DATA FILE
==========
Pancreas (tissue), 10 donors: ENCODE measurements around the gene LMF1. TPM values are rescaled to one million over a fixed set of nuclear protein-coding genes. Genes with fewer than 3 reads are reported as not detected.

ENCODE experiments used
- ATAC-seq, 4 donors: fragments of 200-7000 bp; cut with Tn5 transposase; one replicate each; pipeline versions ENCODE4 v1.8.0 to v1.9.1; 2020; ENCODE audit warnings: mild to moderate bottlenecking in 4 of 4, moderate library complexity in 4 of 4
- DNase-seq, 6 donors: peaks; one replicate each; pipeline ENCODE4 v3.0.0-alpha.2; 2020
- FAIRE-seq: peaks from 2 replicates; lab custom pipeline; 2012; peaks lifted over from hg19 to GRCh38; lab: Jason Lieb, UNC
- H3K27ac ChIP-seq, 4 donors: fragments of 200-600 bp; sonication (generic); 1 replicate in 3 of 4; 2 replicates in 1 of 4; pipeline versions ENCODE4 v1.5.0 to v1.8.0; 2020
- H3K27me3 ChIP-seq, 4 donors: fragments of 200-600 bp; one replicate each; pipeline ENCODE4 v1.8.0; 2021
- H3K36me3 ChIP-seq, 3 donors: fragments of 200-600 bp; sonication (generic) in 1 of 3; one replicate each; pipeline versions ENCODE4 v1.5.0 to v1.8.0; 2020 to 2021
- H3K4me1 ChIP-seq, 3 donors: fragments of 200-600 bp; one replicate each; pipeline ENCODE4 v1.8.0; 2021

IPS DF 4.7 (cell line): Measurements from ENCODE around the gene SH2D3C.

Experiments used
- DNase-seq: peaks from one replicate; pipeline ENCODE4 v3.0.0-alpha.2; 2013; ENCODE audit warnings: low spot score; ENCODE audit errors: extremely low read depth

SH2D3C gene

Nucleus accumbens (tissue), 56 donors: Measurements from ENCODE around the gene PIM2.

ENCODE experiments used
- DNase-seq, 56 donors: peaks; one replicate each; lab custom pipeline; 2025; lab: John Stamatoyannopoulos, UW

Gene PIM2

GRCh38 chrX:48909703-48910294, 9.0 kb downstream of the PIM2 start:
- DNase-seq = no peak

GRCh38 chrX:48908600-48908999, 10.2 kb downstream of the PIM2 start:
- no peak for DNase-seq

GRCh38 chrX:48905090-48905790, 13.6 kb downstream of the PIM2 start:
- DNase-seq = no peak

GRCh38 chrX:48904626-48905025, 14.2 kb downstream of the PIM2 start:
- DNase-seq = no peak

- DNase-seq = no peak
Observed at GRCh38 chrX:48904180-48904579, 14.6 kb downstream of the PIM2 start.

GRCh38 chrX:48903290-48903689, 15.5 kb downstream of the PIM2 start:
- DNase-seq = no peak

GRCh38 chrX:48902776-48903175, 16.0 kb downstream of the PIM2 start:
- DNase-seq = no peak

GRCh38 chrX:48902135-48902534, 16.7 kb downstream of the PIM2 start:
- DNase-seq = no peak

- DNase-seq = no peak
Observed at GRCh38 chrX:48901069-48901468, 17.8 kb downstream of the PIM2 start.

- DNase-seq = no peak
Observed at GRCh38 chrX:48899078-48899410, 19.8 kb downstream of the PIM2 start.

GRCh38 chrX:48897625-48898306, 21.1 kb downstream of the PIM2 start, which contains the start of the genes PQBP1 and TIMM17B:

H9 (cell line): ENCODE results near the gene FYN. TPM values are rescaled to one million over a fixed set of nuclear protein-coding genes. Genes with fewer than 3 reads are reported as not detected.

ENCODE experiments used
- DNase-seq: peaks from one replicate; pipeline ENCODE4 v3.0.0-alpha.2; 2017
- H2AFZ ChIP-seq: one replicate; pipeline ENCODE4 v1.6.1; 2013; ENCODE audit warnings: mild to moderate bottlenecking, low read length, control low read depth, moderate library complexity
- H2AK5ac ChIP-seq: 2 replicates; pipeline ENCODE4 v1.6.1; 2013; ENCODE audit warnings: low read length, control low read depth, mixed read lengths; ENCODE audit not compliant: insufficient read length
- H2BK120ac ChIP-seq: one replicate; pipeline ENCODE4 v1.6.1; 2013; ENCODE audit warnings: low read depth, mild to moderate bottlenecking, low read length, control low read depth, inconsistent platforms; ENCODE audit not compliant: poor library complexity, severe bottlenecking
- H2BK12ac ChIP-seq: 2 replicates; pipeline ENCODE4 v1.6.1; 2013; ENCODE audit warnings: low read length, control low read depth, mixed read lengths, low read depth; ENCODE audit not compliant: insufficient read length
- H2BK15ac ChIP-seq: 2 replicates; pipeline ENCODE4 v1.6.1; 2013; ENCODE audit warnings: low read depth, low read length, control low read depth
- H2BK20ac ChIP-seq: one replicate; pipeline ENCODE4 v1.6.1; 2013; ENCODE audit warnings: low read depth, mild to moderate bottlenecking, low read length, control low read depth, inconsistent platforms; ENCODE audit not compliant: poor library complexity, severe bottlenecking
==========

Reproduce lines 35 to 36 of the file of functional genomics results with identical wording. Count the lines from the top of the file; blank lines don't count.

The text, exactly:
Observed at GRCh38 chrX:48901069-48901468, 17.8 kb downstream of the PIM2 start.

- DNase-seq = no peak